Monday, June 23, 2008

Minnesota Morning

From here I can see so clearly!
by Charlie Leck

The United States of America is, and was founded as, a conglomerate (union) of governments that rule over their individual states in manners that conform to the overall constitution and subsequent laws of the federal government. All of the people of this nation, though citizens of individual states, are one people under a common flag and are each promised the same guardianship of our rights by the constitution. And each of us is granted the same basic rights to "life, liberty and the pursuit of happiness;" and, I might add, we are also guaranteed "justice for all!"

Citizens of this extraordinary government like to think that it is the greatest nation on earth. But, is it?

We have the bad habit, in this country, of thinking that anyone who questions this is unpatriotic; when, in fact, our founding fathers established the union in a manner that encourages such regular examination.

From here – from this lovely, rural place – from this loft up near the tops of the trees – I can see the blue of the sky that goes on forever, arching above us all – arching above the 50 extraordinary and distinctive states of the nation.

An occasional bird flutters by and a squirrel bounds from limb to limb of a gigantic basswood tree. The birds – so many dozens of them – are singing their varied songs to me, managing, somehow, to make a symphony out of their strangely different offerings.

This is an extraordinary place to think and write.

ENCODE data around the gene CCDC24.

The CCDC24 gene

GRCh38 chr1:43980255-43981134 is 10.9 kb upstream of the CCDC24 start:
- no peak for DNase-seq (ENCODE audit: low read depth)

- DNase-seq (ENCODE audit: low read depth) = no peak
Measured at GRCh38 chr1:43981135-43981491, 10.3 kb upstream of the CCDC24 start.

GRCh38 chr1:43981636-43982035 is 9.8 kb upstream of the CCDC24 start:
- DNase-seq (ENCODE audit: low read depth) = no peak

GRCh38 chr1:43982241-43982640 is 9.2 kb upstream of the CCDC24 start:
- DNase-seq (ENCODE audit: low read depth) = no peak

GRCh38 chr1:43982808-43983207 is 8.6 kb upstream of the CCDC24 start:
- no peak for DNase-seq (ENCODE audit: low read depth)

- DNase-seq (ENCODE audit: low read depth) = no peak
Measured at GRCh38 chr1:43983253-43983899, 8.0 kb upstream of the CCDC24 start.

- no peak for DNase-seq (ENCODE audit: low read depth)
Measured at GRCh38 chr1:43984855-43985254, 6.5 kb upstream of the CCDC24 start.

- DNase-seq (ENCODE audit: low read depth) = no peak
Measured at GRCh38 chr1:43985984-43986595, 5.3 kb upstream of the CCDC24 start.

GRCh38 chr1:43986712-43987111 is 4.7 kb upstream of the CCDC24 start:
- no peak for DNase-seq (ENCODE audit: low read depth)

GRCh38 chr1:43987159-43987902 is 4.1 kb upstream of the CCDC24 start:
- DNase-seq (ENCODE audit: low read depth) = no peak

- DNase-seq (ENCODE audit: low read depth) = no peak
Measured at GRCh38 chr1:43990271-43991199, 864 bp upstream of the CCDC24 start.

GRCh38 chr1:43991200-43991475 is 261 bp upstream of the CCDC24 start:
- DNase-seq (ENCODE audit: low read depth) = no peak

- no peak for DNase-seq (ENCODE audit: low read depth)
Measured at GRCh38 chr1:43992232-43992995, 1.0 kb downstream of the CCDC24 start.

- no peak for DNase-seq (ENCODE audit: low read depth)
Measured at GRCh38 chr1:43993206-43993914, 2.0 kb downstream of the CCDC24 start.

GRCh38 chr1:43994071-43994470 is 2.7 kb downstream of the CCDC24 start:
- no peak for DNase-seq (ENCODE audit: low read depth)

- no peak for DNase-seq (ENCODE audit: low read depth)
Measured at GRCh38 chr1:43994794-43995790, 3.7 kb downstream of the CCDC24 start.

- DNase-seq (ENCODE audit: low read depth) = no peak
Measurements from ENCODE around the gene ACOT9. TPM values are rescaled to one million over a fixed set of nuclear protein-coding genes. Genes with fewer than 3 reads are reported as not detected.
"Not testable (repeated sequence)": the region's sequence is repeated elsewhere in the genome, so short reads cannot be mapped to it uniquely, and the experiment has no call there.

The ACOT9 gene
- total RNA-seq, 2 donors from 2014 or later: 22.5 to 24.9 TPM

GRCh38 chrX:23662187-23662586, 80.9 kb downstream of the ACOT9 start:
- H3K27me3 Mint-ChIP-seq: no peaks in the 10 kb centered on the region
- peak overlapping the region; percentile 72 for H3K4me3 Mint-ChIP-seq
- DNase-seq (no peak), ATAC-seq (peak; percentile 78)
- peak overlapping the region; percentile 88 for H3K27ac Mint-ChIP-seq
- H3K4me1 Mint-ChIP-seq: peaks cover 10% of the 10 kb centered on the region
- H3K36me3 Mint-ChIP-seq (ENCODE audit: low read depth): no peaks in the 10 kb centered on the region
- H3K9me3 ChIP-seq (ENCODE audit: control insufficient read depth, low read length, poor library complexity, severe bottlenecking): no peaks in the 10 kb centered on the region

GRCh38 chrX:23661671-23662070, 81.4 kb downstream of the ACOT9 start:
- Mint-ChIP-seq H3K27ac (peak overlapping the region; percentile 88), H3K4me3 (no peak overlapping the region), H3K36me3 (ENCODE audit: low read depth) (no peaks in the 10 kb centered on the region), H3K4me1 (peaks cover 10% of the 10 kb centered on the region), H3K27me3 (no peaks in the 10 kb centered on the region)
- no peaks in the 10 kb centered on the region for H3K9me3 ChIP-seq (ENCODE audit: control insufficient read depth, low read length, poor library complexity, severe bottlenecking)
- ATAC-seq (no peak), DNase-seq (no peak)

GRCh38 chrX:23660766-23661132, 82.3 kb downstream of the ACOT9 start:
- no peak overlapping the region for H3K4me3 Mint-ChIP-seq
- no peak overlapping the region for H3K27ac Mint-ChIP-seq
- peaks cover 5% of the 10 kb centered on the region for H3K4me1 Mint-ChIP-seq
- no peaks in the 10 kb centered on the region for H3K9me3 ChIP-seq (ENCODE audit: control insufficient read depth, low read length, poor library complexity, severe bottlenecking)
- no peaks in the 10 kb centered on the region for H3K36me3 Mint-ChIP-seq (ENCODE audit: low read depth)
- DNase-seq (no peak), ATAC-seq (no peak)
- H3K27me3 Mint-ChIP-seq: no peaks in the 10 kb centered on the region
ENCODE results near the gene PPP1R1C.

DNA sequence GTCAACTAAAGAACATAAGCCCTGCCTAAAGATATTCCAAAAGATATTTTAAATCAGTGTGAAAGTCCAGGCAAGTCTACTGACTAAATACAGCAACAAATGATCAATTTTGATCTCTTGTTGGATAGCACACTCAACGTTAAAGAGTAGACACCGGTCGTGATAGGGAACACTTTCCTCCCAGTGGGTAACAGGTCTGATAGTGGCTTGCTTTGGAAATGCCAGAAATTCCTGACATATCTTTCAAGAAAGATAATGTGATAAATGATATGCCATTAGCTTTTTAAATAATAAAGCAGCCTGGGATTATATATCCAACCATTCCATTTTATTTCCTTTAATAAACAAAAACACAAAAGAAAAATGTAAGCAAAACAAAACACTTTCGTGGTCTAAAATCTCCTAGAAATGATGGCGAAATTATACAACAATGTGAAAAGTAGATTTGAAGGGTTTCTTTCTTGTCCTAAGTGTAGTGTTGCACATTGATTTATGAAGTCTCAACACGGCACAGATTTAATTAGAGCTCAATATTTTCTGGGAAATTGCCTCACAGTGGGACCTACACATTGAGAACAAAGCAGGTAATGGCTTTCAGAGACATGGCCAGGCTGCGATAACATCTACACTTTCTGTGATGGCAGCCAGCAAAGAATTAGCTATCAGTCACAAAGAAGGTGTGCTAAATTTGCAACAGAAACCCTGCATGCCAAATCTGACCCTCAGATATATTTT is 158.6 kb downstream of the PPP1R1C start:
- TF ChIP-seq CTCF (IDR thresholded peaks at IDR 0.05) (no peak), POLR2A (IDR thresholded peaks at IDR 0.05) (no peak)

This is a Minnesota morning. The air is cool and clear. I have the doors at each end of my study, which lead out on to separate decks, thrown wide open so I can feel the gentle and cooling breezes and hear the sounds of the forest that surrounds me.

I feel refreshed and invigorated.

Mississippi is yesterday. The little hovels are only a memory. The wee, poor ones are far from sight. The horror of unpunished murder recedes from memory. I am home and home is good and dear.

I think we have justice here. We are not pure. Our history is as tainted as that of many states. We pushed the Sioux unfairly and illegally from the land that was his – land that had been given to him by the Great Spirit centuries and centuries before we arrived in our covered wagons and carrying our weapons.

Yet, we've become a good and just state and we are alert to miscarriages of justice and the basic unfairnesses of the law.

A human can not kill another human here, as he might an animal, and not pay for the brutal act. The courts are strong here; yet also fair. Fairness is a good and noble word in Minnesota – a concept and sentiment held in near reverence by almost all of us.

It is good to be home; yet a part of me remains behind in Mississippi. Dear, lovely people – people I would like to know better and with whom I would like to be friends – are seeking and fighting for the kind of justice that is common and taken for granted here.

Yesterday, on a little hillock in Longdale (northeast of Philadelphia, Mississippi), I sat in the shade of some huge river oaks and listened to the "roll call of the martyrs of the Mississippi civil rights movement." It was an astonishing list of 50 people who had been slaughtered in Mississippi and whose murderers have gone unpunished.

Did you hear me? Are you an American? Do you brag that this is the greatest nation on the face of the earth? Do you say, as I have said, that this can not happen here?

It would not happen in Minnesota. It, according to the Constitution of our Federal Government, is not supposed to happen in Mississippi. It is not supposed to happen in any state. Tell that to James Chaney. Tell that to Emmett Till. Tell that to any of the dozens who died there while the justice system of Mississippi utterly failed them!

The good people there seek justice still. Their voices ring from Mississippi to Minnesota – from Mississippi to Washington, D.C.; yet, there is no swelling answer to their pleas for simple, rightful and deserved justice.

In cannot happen in America!

It has!

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